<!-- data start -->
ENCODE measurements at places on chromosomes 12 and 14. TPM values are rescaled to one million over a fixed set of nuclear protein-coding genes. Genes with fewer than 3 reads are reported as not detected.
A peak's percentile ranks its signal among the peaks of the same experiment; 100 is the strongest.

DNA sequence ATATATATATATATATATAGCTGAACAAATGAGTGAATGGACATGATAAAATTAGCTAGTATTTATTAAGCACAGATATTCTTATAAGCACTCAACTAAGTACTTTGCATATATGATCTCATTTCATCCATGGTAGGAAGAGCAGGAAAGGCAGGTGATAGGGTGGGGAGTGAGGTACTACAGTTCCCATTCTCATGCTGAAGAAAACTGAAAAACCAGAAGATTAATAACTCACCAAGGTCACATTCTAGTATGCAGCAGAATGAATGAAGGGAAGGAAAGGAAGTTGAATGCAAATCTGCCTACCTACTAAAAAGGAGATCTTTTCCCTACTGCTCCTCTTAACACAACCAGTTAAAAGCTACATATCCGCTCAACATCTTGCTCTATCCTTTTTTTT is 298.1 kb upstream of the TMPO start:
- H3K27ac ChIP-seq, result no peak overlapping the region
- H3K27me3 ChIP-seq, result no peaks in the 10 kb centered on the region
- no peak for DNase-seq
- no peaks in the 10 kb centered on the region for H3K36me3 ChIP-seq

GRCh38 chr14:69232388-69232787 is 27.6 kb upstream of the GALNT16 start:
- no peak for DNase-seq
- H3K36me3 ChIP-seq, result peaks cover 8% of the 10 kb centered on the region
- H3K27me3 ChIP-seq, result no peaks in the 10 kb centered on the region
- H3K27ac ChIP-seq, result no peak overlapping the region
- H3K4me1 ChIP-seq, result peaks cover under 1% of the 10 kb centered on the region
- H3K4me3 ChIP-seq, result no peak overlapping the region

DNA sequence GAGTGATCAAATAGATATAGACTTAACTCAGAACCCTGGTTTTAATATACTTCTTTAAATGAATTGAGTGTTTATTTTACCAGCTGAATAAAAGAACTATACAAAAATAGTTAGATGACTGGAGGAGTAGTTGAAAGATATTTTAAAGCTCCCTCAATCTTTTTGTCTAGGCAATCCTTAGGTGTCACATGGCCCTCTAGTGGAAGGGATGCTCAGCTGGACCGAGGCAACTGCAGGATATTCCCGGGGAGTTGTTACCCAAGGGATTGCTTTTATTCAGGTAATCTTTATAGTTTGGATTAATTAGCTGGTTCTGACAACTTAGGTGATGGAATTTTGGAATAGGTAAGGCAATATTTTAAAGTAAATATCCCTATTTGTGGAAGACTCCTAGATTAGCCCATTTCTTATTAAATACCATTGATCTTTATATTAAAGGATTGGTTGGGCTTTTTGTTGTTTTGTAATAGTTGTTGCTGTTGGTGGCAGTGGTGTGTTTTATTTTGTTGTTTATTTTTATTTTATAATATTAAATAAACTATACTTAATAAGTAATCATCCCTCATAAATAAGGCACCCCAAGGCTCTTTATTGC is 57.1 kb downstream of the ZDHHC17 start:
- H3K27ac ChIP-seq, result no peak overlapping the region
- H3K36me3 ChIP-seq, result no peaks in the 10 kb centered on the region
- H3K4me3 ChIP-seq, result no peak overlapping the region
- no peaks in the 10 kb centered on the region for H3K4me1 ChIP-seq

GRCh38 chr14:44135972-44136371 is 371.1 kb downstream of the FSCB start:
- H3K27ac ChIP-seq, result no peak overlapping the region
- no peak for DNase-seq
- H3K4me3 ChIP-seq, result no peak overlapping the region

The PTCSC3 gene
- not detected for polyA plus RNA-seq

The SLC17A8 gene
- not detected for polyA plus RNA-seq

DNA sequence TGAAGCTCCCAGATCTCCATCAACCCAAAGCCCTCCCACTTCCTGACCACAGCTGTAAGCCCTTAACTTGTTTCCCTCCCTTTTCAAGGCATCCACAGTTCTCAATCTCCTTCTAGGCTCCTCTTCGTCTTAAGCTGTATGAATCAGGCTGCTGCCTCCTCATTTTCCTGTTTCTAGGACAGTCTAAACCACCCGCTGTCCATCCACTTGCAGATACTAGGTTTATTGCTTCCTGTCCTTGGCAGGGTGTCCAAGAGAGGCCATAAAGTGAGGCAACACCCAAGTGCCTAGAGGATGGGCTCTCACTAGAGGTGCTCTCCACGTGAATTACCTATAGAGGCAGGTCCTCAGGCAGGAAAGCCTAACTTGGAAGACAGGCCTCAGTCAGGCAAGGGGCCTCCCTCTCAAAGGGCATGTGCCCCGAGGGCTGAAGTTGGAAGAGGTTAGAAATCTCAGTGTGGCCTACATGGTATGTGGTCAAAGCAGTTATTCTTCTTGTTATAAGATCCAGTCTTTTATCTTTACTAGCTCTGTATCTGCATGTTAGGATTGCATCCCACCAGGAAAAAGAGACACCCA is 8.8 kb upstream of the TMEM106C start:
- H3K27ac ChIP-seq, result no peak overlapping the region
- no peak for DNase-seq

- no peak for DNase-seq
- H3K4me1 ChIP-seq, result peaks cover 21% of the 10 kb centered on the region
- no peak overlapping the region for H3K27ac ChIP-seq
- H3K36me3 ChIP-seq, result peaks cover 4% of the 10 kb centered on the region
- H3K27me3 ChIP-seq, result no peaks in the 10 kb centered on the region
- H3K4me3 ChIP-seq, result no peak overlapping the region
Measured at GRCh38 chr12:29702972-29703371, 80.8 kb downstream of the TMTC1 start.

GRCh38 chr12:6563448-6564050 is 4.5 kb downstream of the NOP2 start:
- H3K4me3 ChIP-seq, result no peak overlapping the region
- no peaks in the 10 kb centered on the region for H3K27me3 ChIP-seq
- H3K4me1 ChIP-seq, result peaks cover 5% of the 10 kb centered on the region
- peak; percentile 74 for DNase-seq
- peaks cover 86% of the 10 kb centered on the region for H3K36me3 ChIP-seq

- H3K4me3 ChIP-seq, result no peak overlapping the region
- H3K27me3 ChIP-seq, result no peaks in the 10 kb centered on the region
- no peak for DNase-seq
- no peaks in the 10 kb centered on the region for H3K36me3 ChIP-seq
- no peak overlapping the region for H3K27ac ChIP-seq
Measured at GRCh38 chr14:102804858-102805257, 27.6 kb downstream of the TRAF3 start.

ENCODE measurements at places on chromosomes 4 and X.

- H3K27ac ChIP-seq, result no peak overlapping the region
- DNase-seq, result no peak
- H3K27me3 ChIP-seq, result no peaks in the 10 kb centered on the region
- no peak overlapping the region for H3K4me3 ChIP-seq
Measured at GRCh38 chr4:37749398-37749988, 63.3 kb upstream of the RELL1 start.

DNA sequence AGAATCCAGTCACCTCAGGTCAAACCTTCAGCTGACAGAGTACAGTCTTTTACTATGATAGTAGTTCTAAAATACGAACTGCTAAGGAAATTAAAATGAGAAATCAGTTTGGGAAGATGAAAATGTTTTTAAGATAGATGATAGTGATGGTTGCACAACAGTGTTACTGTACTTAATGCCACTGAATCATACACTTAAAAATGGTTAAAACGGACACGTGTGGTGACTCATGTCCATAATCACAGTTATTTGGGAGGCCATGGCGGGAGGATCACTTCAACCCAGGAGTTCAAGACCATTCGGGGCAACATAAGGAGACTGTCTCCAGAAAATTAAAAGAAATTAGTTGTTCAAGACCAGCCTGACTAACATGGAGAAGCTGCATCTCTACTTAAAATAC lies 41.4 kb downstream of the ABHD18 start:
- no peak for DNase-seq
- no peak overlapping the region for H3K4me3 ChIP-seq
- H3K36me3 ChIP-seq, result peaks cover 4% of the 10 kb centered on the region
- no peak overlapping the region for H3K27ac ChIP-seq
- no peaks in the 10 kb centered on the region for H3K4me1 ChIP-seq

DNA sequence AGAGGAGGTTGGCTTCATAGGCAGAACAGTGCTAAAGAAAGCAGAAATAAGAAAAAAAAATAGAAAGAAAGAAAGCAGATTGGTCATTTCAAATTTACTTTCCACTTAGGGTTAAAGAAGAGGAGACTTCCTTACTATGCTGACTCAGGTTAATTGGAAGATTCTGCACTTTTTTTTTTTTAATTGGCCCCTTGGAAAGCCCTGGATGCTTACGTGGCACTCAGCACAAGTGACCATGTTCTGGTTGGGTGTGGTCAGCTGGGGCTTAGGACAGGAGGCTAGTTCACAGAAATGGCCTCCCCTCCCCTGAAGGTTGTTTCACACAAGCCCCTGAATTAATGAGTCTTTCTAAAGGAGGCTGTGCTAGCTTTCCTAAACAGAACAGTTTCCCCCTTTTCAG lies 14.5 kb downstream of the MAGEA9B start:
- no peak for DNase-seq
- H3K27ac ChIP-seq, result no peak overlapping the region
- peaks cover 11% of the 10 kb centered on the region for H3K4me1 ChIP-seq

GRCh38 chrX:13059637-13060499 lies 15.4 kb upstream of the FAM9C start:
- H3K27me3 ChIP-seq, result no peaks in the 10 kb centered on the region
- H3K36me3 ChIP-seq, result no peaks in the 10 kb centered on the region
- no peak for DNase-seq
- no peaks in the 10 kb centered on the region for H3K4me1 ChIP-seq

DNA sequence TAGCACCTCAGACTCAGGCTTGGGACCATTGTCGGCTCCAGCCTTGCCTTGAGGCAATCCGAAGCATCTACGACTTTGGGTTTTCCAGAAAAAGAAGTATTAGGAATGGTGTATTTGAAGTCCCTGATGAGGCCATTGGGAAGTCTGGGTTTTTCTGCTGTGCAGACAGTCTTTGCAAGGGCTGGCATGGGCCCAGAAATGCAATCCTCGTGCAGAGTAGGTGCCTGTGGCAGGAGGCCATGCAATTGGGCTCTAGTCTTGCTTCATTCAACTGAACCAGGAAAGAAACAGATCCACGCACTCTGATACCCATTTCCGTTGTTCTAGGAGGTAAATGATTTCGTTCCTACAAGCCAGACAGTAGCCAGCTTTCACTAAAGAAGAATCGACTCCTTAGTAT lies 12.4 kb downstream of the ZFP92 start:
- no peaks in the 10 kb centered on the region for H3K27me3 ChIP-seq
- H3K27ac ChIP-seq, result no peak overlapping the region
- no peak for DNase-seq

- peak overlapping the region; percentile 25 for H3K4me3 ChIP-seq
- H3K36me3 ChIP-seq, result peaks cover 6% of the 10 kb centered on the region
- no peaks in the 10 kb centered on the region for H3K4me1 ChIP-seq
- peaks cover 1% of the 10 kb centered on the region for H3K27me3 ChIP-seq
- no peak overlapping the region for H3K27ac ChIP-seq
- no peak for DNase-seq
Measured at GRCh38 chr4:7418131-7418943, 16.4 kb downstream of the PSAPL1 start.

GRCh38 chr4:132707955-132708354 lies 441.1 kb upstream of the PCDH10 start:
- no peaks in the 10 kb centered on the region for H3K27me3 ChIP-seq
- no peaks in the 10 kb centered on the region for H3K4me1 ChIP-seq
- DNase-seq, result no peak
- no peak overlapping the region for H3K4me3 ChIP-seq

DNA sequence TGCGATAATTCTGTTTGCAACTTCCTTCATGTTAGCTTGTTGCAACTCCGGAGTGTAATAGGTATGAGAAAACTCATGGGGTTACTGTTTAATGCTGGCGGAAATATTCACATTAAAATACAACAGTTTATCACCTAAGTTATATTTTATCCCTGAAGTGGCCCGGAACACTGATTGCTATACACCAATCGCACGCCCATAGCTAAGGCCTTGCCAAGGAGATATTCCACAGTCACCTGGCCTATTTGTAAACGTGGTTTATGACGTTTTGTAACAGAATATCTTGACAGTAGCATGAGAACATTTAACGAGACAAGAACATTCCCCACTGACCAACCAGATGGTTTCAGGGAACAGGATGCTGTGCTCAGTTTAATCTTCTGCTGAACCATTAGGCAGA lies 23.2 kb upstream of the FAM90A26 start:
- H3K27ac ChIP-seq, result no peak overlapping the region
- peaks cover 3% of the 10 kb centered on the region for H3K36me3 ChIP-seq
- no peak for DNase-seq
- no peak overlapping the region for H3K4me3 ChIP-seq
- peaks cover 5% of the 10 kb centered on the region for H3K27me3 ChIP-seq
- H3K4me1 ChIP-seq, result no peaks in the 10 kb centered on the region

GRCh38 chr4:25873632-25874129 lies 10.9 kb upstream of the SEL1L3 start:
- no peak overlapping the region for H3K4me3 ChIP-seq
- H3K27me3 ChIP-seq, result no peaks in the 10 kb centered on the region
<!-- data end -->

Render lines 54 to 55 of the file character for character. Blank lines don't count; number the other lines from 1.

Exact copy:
- no peak overlapping the region for H3K4me3 ChIP-seq
Measured at GRCh38 chr4:37749398-37749988, 63.3 kb upstream of the RELL1 start.